Her short stories have been chosen for best story of the year by Dialogue Magazine. She was awarded the Lifelong learning award by The Hadley Institute, and she is a member of the Hall of Fame the Virginia Alumni for the Blind, Virginia School for the Deaf and Blind, DPT for the blind.
(Note) “Friendships in the Dark” Brett Books and Saint Martins Press, was published in China (translation) by Sea Dove Press, and in the United Kingdom by JK Thorpe.)
Find and Follow Phyllis
Other Books by Phyllis Campbell
Available via Amazon or Smashwords in paper and electronic formats, including plain text and RTF can be read on the PC using your screen-reader, with Victor Stream, Book Sense etc, and on devices such as the Apex.
When Jim, the pastor of a prestigious city church, is blinded in Iraq, he and his organist wife, Amy, find their faith challenged. Not only must they adjust to Jim’s blindness and a new marriage, but to the loss of his pulpit, when the congregation asks him to step down because of his blindness, in spite of his successful rehab training.
They go to serve a congregation in a rural village, where in addition to the usual duties of a pastor and his wife, they pray for animals, cope with a huge drafty parsonage, befriend a young couple, secretly married, and help bring a baby into the world in the middle of a flood. The characters are like animals and people the reader may meet every day, those people who will invite you in for iced tea and the latest news.
The reader will laugh, and cry and find inspiration as Pastor Jim and Amy struggle and find the will of God.
After her father’s death, when she was eight, Jill and her mother moved from town to town as her mother moved from job to job, each taking her higher on the ladder of success. When her mother marries the owner of a prestigious line of dress shops, six-teen-year-old Jill thinks her life is perfect—a beautiful home, a private school, and she’s dating the most popular boy in school. Then disaster strikes when she loses her sight due to a brain tumor.
The day before she leaves the hospital her mother tells her that she’ll be going for an extended visit with her father’s mother, someone she’s seen only once, while her mother and stepfather go to Europe on business
As she travels to rural Virginia, she feels totally abandoned. She knows that her stepfather is paying her grandmother for her keep, and she can’t shake the feeling that her mother simply doesn’t want to be bothered with a daughter, and especially with one who is blind. Too, there is the matter of why her grandparents and parents never had anything to do with each other.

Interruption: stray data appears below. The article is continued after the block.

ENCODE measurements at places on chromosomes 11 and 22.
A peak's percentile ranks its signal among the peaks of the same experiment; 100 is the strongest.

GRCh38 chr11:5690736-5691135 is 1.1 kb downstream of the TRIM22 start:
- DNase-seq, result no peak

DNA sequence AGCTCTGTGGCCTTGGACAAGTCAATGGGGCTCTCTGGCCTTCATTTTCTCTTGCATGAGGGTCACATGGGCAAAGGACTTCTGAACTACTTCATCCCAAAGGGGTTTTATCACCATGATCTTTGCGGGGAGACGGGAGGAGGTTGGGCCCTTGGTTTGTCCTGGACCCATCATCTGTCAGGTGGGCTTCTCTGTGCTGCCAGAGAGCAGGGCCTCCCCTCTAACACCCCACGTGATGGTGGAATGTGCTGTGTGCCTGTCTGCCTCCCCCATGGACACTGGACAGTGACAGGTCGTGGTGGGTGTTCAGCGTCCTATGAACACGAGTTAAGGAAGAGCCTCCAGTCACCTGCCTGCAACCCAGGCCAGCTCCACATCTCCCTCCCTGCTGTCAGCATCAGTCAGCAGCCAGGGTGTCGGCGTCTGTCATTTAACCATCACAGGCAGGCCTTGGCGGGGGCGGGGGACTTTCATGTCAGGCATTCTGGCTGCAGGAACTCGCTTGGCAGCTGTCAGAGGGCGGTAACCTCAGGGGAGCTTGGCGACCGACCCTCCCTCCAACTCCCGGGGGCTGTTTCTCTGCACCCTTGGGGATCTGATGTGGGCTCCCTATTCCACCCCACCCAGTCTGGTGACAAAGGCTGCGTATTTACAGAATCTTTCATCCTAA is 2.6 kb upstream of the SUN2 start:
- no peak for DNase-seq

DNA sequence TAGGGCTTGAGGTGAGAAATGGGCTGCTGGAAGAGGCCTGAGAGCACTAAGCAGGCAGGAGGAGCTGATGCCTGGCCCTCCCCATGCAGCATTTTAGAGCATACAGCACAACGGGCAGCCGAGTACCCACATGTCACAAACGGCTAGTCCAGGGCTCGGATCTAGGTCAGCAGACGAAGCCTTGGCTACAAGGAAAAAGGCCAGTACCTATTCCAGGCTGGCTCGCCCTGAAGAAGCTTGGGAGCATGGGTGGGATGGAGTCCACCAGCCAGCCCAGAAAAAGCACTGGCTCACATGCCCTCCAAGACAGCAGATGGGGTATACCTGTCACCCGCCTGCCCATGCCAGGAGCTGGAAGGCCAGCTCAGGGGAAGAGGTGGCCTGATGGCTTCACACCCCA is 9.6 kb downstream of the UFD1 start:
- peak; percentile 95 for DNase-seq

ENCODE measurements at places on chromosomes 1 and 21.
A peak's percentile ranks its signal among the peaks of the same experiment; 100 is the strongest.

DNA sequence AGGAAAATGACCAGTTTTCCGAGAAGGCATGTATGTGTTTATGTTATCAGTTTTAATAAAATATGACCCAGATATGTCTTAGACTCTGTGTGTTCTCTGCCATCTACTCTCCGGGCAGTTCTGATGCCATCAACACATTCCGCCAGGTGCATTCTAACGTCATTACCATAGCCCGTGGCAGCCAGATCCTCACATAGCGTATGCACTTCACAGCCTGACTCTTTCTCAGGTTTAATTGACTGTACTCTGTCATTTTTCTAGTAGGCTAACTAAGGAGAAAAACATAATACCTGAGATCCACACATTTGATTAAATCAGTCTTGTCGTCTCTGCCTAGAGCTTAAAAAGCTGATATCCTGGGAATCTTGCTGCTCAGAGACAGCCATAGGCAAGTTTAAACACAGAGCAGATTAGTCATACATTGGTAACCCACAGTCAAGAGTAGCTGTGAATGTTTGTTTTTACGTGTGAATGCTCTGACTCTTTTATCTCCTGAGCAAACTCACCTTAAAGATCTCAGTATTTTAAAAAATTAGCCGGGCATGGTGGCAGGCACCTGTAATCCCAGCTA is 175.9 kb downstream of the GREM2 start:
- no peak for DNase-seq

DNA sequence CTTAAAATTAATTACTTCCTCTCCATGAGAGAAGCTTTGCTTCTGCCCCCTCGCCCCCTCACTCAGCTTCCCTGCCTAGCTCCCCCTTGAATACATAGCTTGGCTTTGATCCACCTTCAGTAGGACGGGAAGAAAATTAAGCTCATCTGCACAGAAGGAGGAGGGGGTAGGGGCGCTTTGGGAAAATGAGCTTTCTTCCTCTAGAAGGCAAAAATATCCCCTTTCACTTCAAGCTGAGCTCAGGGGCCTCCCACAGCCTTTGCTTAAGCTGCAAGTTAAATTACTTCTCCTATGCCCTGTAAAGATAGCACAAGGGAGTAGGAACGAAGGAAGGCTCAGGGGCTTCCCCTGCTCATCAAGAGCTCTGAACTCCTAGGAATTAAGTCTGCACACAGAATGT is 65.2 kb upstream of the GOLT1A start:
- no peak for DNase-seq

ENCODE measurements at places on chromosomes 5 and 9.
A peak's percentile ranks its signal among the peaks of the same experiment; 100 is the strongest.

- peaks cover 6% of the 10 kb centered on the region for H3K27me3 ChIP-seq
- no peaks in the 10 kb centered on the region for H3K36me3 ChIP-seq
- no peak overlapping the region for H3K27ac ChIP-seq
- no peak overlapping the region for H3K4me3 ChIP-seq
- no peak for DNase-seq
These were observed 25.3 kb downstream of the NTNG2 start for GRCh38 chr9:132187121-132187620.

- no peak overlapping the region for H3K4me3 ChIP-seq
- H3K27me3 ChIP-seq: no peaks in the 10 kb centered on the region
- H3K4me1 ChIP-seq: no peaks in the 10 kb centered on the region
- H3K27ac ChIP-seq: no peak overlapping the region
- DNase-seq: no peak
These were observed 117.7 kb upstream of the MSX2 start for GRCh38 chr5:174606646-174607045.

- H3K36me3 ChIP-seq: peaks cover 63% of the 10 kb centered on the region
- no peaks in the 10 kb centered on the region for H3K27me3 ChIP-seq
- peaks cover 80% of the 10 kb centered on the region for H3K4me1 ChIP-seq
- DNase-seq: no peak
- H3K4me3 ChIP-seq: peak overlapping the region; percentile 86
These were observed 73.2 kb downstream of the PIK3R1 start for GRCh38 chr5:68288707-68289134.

Travel with Jill as she masters her new world of darkness, learns to love family and friends, faces the thing that forced her father away from her grandparents, and finds the true secret of belonging.
This is a story of courage and love, and a must read for anyone facing blindness, as well as for anyone who has an interest in learning more about the world of the blind, especially that of a young blind person. Besides that, it’s just a good story for anybody young or old who likes to read.
Kate Talbot, partner in a small town detective agency is blinded by the psychopath who kills her husband and unborn child. Filled with guilt she retreats into a world of computers where life and death are played out on the screen, creating a form of immortality. When her partner urges her to come out of retirement to investigate a series of accidents at a school for disabled children, she reluctantly agrees. She soon realizes that the deaths aren’t accidents, but a part of a sinister plot, so diabolical that it can’t be imagined. Her investigation takes her through the attics of the school, to the state mental hospital, to a country funeral and along a slippery ledge four stories above the ground. Follow her from the safety of your chair to the surprising conclusion.